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Thursday, July 6 • 5:45pm - 5:50pm
Reproducible research in computational subsurface hydrology - First steps in R with RMODFLOW and RMT3DMS

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Keywords: reproducible research, reproducible reporting, groundwater hydrology, groundwater modelling
Webpages: https://rogiersbart.github.io/RMODFLOW/, https://rogiersbart.github.io/RMT3DMS/
Recently there have been different calls for reproducibility in computational hydrology (e.g. Hutton et al. 2016, Fienen and Bakker (2016), Skaggs, Young, and Vrugt (2015)). The use of open-source languages like R and python, and collaborative coding tools like Git may offer a solution (Fienen and Bakker 2016), but only in combination with literate programming (Knuth 1984) the full potential for reproducible research can be reached. With tools like utils::Sweave (Leisch 2002) and knitr (Xie 2015), R has been at the forefront of reproducible research in the last few years, and provides a very interesting environment for reproducible research in computational hydrology.
The Environmetrics task view provides a list of different contributed packages relating to surface water hydrology and soil science, but the number of packages dealing with subsurface hydrology remains limited to date. There are packages for creating specific types of plots, like hydrogeo which provides Piper diagram (Piper 1944) plotting, or packages for very specific purposes like quarrint or kwb.hantush.
In order to bring the potential of R to computational subsurface hydrology, in the last few years I have been compiling the RMODFLOW and RMT3DMS packages. These provide interfaces with two of the most-widely used open source codes for groundwater flow and contaminant transport modelling: MODFLOW (Harbaugh 2005) and MT3DMS (Zheng and Wang 1999). Different model input and output file reading functions have been implemented, and different pre- and post-processing tools are available. For visualization of the model data, S3 methods making use of ggplot2 were implemented as well. The current capabilities of the packages will be demonstrated and examples of reproducible workflows will be provided.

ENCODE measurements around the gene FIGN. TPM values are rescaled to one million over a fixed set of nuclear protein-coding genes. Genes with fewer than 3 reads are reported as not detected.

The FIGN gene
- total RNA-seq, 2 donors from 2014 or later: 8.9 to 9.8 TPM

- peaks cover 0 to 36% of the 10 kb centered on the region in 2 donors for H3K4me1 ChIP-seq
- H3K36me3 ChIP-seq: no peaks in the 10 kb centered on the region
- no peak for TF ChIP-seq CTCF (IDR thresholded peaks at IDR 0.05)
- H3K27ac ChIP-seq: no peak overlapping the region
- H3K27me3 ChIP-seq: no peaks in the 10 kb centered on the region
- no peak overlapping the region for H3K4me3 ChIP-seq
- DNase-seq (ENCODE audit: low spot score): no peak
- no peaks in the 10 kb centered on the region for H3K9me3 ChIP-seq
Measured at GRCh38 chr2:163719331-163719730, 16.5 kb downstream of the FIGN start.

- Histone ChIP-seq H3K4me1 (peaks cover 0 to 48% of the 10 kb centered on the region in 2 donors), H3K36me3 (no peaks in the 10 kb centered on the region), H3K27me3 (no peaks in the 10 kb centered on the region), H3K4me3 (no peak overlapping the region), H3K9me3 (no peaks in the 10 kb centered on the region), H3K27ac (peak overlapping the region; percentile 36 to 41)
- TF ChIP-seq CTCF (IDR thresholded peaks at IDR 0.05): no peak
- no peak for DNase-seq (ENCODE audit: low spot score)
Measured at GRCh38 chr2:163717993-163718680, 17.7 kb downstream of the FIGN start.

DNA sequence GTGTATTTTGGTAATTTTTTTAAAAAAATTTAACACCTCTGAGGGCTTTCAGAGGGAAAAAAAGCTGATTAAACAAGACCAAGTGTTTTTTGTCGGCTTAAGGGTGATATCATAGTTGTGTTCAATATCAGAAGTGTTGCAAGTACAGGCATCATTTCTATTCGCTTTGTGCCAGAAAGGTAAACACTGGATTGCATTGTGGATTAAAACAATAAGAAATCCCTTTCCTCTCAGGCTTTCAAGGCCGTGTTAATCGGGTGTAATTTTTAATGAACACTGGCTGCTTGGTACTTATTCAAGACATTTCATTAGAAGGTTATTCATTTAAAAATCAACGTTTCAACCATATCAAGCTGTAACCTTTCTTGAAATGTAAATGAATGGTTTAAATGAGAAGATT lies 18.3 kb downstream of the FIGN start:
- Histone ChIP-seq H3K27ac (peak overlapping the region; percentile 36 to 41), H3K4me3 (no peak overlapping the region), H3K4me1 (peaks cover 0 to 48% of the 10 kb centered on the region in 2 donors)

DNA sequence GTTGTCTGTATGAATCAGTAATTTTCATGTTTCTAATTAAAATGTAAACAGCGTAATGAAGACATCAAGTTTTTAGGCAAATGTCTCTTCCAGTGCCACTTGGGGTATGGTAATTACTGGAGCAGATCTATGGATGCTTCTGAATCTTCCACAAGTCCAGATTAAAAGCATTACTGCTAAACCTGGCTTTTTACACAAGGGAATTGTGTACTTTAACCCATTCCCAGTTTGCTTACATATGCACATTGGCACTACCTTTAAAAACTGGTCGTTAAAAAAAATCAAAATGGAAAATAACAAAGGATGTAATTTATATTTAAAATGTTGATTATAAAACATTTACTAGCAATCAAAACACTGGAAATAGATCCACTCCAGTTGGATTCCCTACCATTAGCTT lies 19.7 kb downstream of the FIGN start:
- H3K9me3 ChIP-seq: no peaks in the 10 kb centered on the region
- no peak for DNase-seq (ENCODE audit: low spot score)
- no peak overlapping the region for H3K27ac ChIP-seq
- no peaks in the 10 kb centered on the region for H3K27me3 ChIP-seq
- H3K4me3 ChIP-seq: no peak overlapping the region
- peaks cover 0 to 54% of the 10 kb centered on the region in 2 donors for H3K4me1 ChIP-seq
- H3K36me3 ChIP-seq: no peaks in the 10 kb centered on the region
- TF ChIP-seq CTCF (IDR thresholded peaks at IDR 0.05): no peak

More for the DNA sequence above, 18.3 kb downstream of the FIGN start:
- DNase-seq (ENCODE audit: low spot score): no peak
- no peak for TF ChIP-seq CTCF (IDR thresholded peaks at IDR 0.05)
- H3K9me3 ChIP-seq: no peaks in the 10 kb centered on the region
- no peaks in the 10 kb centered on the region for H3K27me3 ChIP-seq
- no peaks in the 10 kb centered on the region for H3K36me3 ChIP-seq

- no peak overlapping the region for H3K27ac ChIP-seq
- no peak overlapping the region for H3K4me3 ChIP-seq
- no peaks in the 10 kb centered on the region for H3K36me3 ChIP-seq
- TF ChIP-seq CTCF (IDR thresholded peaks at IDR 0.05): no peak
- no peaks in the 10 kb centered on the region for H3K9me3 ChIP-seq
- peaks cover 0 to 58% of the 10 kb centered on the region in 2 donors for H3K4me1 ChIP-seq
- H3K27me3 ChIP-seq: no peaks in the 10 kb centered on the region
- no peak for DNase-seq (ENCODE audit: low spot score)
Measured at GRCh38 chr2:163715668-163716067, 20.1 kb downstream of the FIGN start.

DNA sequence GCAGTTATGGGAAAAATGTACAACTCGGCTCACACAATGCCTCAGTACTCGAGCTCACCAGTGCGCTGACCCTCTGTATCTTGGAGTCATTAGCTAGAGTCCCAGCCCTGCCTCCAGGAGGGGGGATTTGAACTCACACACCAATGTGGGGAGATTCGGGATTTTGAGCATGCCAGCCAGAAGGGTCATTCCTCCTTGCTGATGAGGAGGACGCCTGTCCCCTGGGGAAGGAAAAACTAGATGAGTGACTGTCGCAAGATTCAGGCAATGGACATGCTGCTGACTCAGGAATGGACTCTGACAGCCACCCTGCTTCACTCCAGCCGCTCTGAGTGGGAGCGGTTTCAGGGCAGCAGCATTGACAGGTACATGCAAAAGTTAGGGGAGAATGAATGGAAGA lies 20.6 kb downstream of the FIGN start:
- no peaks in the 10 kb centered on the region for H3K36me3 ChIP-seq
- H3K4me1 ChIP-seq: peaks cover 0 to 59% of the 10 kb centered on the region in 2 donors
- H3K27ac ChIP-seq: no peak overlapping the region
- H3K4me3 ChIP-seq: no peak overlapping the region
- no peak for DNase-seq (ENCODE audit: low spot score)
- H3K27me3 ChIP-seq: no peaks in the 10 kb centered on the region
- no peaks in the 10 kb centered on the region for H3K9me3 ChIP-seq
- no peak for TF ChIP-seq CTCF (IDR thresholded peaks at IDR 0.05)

References Fienen, Michael N., and Mark Bakker. 2016. “HESS opinions: Repeatable research: What hydrologists can learn from the Duke cancer research scandal.” Hydrology and Earth System Sciences 20 (9): 3739–43. doi:10.5194/hess-20-3739-2016.

Harbaugh, Arlen W. 2005. MODFLOW-2005, the Us Geological Survey Modular Ground-Water Model: The Ground-Water Flow Process.

Hutton, C, T Wagener, J Freer, D Han, C Duffy, and B Arheimer. 2016. “Most computational hydrology is not reproducible, so is it really science?” Water Resources Research 52: 7548–55. doi:10.1002/2016WR019285.

Knuth, Donald E. 1984. “Literate Programming.” Comput. J. 27 (2). Oxford, UK: Oxford University Press: 97–111. doi:10.1093/comjnl/27.2.97.

Leisch, Friedrich. 2002. “Sweave: Dynamic Generation of Statistical Reports Using Literate Data Analysis.” In Compstat: Proceedings in Computational Statistics, edited by Wolfgang Härdle and Bernd Rönz, 575–80. Heidelberg: Physica-Verlag HD. doi:10.1007/978-3-642-57489-4_89.

Piper, Arthur M. 1944. “A Graphic Procedure in the Geochemical Interpretation of Water-Analyses.” Eos, Transactions American Geophysical Union 25 (6): 914–28. doi:10.1029/TR025i006p00914.

Skaggs, T.H., M.H. Young, and J.A. Vrugt. 2015. “Reproducible Research in Vadose Zone Sciences.” Vadose Zone Journal 14 (10): 0. doi:10.2136/vzj2015.06.0088.

Xie, Yihui. 2015. Dynamic Documents with R and Knitr. 2nd ed. Boca Raton, Florida: Chapman; Hall/CRC. http://yihui.name/knitr/.

Zheng, Chunmiao, and Patrick Wang. 1999. “MT3DMS, A modular three-dimensional multi-species transport model for simulation of advection, dispersion and chemical reactions of contaminants in groundwater systems; documentation and user’s guide.” U.S. Army Engineer Research and Development Center Contract Report SERDP-99-1, Vicksburg, MS, 202+.

avatar for Bart Rogiers

Bart Rogiers

SCK•CEN ǀ Belgian Nuclear Research Centre

Thursday July 6, 2017 5:45pm - 5:50pm CEST
2.01 Wild Gallery